It isnít until nearly the end of the game that the combat finally takes advantage of the open spaces. While battling through a hospital, you will walk into an open reception area that has been torn apart. No matter where you go, you have to get to a new position as soon as you fire because enemy soldiers will swarm onto you. You're also being shot at from the floors above you as well, so you canít move too far out from underneath the ceiling. The pillars and ceiling supports get ripped apart by gunfire, so dust fills the room (which is already nearly black). Youíll have no idea where your enemies were, so you just have to run and hope that they donít kill you before you can kill all of them. It was truly an intense and challenging fight that made me happy I had this game and itís one of the few battles that lived up to my expectations for this expansion.
Itís just too bad that moments like these are so scarce even though the combat is incredibly frequent. Unlike in FEAR, which paced combat rather nicely (with the exception of during its middle levels), enemies are around practically every corner in Extraction Point. Instead of emphasizing a few key battles, the developers seemed intent on throwing as many soldiers at you as possible. Because of the combat focus, there is very little "fear" in the game. This certainly makes the game more challenging and the design may contribute to the storyline - the main focus of the story in Extraction Point is that you basically need to survive a totally fucked aftermath. So, maybe the soldiers are acting more aggressively because of that, but personally, I would have prefered less battling and more scaring.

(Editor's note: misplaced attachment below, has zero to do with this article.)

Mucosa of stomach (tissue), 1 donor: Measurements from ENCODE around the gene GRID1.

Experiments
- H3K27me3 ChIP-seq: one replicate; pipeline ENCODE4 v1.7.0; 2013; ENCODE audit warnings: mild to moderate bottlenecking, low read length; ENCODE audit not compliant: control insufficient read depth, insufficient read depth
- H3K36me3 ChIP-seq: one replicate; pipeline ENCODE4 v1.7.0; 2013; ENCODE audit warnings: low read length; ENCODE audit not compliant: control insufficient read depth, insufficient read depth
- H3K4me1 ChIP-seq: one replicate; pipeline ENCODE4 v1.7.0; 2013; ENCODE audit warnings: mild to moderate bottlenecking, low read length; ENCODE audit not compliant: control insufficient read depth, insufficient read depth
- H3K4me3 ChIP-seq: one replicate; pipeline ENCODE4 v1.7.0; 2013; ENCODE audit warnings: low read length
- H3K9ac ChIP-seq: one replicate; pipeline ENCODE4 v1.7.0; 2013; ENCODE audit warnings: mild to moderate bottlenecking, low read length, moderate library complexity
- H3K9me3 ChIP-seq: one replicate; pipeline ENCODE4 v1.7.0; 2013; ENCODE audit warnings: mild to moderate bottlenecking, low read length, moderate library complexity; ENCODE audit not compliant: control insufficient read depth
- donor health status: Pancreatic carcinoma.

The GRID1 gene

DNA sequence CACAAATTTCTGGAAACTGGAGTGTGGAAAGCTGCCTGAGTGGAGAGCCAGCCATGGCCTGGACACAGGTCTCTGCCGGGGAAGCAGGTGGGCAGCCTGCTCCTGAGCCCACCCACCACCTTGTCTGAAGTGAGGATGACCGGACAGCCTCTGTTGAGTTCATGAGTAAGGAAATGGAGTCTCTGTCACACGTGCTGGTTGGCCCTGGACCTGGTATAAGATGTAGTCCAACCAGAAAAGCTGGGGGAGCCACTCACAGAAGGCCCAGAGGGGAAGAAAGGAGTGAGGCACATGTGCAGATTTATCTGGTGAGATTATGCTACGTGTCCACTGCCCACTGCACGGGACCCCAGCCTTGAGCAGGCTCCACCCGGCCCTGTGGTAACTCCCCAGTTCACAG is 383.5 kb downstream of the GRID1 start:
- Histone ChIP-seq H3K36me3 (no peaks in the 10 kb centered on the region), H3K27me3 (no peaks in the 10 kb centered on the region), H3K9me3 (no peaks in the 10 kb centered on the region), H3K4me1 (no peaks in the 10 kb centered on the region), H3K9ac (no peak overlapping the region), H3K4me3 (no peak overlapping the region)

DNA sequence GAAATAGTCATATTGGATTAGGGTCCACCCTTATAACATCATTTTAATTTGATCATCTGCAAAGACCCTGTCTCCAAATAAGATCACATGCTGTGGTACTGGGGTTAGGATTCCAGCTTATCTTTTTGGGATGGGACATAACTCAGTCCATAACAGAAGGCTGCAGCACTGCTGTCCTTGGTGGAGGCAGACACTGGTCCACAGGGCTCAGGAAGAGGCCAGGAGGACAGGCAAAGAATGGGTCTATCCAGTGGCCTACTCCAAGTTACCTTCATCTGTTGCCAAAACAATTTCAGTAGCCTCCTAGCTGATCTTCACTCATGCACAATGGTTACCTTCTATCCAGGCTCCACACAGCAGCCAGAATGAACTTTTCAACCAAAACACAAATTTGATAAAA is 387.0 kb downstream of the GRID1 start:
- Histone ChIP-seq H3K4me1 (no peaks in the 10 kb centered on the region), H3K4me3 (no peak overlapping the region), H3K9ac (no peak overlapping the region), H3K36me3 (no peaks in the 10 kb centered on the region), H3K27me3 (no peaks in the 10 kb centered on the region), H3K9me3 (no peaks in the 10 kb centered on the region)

That isnít to say that this game isnít worth picking up. It is an entertaining game. The larger battlefields are a nice addition when the execution is there. When youíre not just shooting from across a giant room and youíre forced to move around a lot, theyíre very fun. The new weapons, which include a laser beam that operates a lot like the Link Gun from Unreal Tournament (basically, it just shoots a steady laser that rips apart anything in its way) and a minigun that has ridiculous recoil but destroys anything in its way, are a lot of fun to play around with. And even though I did complain that I wasnít scared all that often, there were a few times when I left a room with a chill down my spine.
The biggest issue I have with Extraction Point is that it doesnít really end. You get to the final cutscene and...nothing. Thereís no delivery. Thereís no wrap-up. Something happens, and then basically youíre told to wait for FEAR 2 to find out whatís next. The ending in a way reflects the entire game. Itís just a step out of stride with the original package. Itís good, but it isnít perfect and it certainly doesnít give you the experience that you were hoping for if you were a fan of the original FEAR. Itís like a teaser trailer for a big blockbuster movie coming out in a year, just keeping you interested and reminding you that FEAR still exists as you wait for FEAR 2 to come out eventually. That isnít to say you shouldnít buy it, but keep in mind, it isnít as good as FEAR was.
Community review by asherdeus (December 18, 2006)